Septic Arthritis

Updated: Oct 13, 2021
  • Author: John L Brusch, MD, FACP; Chief Editor: Michael Stuart Bronze, MD  more...
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Septic arthritis (SA), also known as infectious arthritis, represents an invasion of a joint space by a wide range of microorganisms, most commonly bacteria. Various viruses, mycobacteria, and fungi are also causative. Because of their rapidly destructive nature, the current discussion will focus primarily on the bacterial septic arthritides. Even when expeditiously and appropriately treated, these pathogens characteristically result in significant rates of morbidity and mortality.

Reactive arthritis represents a sterile inflammatory process that is triggered by an extra-articular infection.

Approximately 20,000 cases of septic arthritis occur in the United States each year (7.8 cases per 100,000 person-years), with a similar incidence occurring in Europe. [1]  The incidence of arthritis due to disseminated gonococcal infection is 2.8 cases per 100,000 person-years. Because of the increasing use of prosthetic joints, infection associated with these devices is the most challenging type of SA encountered by most clinicians. [2] The incidence of prosthetic joint infection (PJI) among all prosthesis recipients ranges from 2% to 10%. These figures may be falsely low because surveillance is limited to the operative hospital, which may lead to underestimation of the rate of PJIs. [3]

Patients who have undergone treatment for infection of a native joint are at an increased risk for PJI after a total joint arthroplasty of that particular joint. [4]

Septic arthritis is increasingly common among persons older than 65 years, among immunosuppressed individuals, and among those with various  comorbiditiees such as diabetes. Fifty-six percent of patients with septic arthritis are male.

Gonococcal and nongonococcal bacterial/suppurative arthritis

Bacterial SA is commonly described as either gonococcal or nongonococcal. [1, 2, 5, 6, 7, 8]  Neisseria gonorrhoeae remains the most common pathogen (75% of cases) among younger sexually active individuals. [9, 10, 11] The increased incidence of S aureus parallels the rise of prosthetic joint implantation, intravenous drug abuse (IVDA), and the use of immunosuppressive agents. This pathogen causes 80% of infected joints affected by rheumatoid arthritis.

Streptococcal species, such as Streptococcus viridans, S pneumoniae, [12, 13] and group B streptococci [14] account for 20% of cases. Aerobic gram-negative rods are involved in 20-25% of cases. Most of these infections occur among very young and very old, [15]  patients with diabetes, immunosuppressed individuals, and people who use intravenous drugs. [16, 17]

Infection of the cartilaginous joints (sternoclavicular, sacroiliac, and pubic joints) with Pseudomonas aeruginosa or Serratia species occurs almost exclusively among people who abuse intravenous drugs. Individuals with leukemia are susceptible to Aeromonas infections. [18]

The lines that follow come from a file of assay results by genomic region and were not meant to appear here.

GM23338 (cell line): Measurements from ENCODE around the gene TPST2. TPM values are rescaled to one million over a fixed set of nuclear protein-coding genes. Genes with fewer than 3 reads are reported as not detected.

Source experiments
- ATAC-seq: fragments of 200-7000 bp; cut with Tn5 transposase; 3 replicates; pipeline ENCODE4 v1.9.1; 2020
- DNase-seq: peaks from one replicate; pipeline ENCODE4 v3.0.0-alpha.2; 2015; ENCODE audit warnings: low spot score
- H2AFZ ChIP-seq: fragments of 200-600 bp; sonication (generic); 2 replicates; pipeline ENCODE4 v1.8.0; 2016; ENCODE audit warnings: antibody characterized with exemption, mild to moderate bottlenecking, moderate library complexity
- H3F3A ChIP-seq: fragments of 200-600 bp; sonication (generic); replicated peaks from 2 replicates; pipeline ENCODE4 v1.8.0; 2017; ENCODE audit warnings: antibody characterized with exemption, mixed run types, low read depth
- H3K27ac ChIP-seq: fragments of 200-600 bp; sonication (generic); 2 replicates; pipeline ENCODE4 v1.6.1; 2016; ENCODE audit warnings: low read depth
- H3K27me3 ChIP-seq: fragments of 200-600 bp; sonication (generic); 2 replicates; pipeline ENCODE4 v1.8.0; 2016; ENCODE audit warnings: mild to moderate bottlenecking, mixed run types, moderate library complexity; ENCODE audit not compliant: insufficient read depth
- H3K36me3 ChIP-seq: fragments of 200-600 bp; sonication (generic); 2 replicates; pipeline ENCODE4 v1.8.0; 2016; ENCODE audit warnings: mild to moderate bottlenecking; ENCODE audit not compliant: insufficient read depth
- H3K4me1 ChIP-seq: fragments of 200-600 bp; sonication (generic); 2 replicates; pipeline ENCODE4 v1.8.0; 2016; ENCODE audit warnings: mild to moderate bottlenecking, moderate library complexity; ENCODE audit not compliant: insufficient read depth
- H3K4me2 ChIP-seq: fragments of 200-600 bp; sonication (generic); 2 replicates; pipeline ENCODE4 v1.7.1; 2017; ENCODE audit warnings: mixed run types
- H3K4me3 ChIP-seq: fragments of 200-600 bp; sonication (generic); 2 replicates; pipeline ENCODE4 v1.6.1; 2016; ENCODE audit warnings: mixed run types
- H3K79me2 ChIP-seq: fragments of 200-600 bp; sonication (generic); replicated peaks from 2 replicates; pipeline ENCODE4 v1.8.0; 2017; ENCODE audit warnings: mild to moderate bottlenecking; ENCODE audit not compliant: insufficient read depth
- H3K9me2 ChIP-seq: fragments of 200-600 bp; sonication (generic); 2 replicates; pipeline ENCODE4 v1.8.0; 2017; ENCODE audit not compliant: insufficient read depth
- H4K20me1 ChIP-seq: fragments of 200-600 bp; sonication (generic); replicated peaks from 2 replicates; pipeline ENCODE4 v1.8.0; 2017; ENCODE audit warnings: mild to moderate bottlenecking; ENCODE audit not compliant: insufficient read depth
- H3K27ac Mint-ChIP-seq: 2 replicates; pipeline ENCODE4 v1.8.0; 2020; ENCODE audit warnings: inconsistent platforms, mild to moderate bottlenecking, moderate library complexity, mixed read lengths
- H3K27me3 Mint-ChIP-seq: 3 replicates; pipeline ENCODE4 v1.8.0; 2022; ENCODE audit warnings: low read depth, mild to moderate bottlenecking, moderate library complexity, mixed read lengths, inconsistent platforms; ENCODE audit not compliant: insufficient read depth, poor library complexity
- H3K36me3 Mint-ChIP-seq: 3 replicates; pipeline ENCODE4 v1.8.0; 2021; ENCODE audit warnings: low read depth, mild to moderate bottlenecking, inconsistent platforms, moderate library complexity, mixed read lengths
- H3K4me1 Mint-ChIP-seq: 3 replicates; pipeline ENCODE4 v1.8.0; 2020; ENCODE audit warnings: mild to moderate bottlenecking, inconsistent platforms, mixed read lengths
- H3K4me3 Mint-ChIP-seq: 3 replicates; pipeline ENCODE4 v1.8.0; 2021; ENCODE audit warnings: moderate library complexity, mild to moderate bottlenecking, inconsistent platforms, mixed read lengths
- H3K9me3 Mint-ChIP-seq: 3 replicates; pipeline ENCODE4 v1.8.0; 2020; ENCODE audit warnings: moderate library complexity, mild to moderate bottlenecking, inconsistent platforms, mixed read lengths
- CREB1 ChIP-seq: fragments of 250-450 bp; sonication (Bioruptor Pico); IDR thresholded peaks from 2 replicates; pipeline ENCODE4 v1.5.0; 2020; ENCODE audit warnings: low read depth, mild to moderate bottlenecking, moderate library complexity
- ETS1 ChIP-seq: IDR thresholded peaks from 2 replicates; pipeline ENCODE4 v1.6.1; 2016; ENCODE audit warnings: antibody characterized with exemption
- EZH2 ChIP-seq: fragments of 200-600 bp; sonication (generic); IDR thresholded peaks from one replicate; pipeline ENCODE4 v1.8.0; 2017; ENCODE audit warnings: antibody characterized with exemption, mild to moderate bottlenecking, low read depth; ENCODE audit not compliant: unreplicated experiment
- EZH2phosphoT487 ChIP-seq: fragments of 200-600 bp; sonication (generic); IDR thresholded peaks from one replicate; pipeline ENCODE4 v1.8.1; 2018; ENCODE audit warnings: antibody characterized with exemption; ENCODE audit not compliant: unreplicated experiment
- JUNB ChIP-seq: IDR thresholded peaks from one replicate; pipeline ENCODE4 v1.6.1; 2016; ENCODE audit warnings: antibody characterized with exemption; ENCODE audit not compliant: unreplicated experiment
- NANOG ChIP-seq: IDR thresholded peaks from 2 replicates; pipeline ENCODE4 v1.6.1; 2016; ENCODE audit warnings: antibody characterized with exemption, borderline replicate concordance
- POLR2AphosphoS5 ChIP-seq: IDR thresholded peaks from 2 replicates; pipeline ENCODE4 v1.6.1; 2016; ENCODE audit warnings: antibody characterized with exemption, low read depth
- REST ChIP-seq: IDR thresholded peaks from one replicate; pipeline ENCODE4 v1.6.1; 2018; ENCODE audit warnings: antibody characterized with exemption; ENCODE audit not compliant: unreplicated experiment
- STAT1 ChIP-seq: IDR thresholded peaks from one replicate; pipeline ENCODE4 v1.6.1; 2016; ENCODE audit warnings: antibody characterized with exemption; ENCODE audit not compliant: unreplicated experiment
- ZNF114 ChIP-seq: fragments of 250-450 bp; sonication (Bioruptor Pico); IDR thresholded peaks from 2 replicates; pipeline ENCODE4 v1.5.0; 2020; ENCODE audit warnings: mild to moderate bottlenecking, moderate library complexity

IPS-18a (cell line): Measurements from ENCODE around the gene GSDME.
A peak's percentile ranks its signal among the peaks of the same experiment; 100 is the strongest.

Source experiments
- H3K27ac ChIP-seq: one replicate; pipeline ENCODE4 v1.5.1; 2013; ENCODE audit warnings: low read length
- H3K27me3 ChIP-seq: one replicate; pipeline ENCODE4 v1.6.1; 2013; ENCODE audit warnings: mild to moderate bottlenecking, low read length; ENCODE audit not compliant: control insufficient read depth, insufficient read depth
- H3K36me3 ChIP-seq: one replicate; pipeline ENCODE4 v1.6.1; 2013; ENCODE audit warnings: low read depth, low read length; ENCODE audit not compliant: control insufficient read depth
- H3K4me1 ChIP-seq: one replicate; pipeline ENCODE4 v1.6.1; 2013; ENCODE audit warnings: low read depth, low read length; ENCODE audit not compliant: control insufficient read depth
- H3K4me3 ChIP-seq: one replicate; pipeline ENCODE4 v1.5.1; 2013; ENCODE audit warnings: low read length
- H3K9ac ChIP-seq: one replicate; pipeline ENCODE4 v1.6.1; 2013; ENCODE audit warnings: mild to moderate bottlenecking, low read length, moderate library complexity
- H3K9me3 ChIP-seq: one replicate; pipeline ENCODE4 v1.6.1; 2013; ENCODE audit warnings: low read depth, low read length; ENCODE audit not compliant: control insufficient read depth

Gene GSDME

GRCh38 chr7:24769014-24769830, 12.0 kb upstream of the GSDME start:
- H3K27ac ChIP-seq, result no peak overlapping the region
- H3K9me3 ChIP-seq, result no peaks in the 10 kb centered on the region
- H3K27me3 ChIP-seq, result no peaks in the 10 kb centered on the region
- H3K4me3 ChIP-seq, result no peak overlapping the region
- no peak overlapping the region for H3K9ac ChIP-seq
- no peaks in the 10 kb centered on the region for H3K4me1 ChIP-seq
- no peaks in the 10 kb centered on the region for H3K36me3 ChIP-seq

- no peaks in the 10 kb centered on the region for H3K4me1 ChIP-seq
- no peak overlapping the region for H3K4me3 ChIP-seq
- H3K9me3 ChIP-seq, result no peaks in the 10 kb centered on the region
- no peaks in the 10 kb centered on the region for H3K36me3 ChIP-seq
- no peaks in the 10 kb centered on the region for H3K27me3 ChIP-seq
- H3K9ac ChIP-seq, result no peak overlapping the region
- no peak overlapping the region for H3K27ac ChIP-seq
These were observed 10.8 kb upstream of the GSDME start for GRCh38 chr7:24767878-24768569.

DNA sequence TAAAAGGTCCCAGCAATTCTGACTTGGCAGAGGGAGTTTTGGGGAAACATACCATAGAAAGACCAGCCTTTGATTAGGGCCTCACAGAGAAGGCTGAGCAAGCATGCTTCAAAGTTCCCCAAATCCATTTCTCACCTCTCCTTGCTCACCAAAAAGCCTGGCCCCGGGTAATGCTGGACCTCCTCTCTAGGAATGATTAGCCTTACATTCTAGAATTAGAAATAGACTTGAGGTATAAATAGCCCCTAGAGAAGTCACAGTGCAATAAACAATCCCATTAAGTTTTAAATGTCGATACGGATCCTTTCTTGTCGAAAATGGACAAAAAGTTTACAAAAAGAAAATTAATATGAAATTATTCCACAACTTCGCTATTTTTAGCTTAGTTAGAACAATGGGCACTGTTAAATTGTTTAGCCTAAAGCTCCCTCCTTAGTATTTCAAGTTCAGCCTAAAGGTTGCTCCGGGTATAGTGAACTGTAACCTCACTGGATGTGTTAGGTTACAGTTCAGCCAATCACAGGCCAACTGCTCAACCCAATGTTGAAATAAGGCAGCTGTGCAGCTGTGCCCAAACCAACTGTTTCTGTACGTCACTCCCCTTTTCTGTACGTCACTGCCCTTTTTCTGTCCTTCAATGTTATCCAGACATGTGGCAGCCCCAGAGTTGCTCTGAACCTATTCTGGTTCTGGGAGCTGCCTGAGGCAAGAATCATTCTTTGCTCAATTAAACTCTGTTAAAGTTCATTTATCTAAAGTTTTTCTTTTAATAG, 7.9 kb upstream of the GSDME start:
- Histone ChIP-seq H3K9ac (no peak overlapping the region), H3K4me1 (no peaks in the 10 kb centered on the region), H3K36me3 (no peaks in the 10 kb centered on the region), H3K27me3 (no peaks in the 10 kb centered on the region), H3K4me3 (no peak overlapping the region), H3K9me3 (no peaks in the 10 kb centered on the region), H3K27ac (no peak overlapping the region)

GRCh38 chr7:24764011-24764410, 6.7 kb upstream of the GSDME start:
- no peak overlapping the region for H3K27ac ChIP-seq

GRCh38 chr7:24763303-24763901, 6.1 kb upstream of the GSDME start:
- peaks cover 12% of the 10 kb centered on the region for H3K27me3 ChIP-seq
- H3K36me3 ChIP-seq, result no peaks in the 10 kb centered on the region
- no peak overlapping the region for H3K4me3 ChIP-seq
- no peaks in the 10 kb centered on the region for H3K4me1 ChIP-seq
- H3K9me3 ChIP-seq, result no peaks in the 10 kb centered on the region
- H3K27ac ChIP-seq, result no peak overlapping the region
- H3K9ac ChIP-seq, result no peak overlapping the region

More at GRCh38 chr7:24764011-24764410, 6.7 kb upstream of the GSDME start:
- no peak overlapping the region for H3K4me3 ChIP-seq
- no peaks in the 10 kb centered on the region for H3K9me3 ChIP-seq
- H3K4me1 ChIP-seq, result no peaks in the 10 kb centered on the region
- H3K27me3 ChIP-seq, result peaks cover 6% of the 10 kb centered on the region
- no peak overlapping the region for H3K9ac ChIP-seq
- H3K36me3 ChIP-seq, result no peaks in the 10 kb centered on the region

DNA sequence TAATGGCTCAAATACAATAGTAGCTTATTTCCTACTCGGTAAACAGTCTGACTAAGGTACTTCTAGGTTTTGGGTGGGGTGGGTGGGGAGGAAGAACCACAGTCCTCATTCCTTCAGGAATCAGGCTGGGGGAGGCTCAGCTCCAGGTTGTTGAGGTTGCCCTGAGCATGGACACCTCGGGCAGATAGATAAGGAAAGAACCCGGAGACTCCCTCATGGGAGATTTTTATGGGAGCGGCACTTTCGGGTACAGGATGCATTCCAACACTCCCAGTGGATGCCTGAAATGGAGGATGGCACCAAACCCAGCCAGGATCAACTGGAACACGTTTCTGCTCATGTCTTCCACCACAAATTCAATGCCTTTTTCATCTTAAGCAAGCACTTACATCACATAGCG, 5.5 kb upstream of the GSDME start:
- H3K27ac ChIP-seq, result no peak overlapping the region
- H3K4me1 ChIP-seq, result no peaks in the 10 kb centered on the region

Polymicrobial joint infections (5-10% of cases) and infection with anaerobic organisms (5% of cases) are usually a consequence of trauma or abdominal infection. Individuals with multiple pathogens have a higher rate of previous native and prosthetic joint infections. The most common pathogens were coagulase-negative Staphylococcus (CoNS), MSSA, and enterococci. [4]

The organism that causes Lyme disease, Borrelia burgdorferi, commonly produces a septic arthritis picture. [17]  In some, the signs and symptoms of the acute infection persist despite successful eradication of the pathogen. This is due to ongoing inflammatory response that continues the synovial inflammation, vascular damage, and autoimmune processes that interfere with appropriate tissue repair.

Brucella may cause septic arthritis in areas where cattle are not vaccinated. The organism of Whipple disease, Mycoplasma species, and Ureaplasma species infrequently involve septic joints. [2]

A wide variety of viruses (eg, human immunodeficiency virus [HIV], lymphocytic choriomeningitis virus, hepatitis B virus, rubella virus), mycobacteria, fungi (eg, Histoplasma species, Sporothrix schenckii, Coccidioides immitis, Blastomyces species), and other pathogens produce nonsuppurative joint infections. [18]

Types of prosthetic joint infections

 There are three major categories of PJIs: those that develop within 3 months of implantation; those that appear within 3 to 24 months of implantation; and those that occur later than 24 months. Most cases of early prosthetic joint infection are caused by S aureus. The 3- to 24-month group are usually caused by coagulase-negative S aureus (CoNS) or gram-negative aerobes, both of which are acquired in the operating room. Late cases of prosthetic joint infection are secondary to hematogenous spread from a variety infectious foci. [19, 20]

Reactive arthritis represents a sterile inflammatory process that is triggered by a variety of extra articular infections. [21]

See also Pediatric Septic Arthritis, Pediatric Septic Arthritis Surgery, and Septic Arthritis Surgery.


Etiology and Pathophysiology

Organisms may invade the joint by direct inoculation, by contiguous spread from infected periarticular tissue, or via the bloodstream (the most common route). [8]

The normal joint has several protective components. Healthy synovial cells possess significant phagocytic activity, and synovial fluid normally has significant bactericidal activity. Rheumatoid arthritis and systemic lupus erythematosus hamper the defensive functions of synovial fluid and decrease chemotaxis and phagocytic function of polymorphonuclear leukocytes. Patients with deficiencies of the terminal components of complement are susceptible to neisserial bacteremia and joint infections.

Pathogenic invasion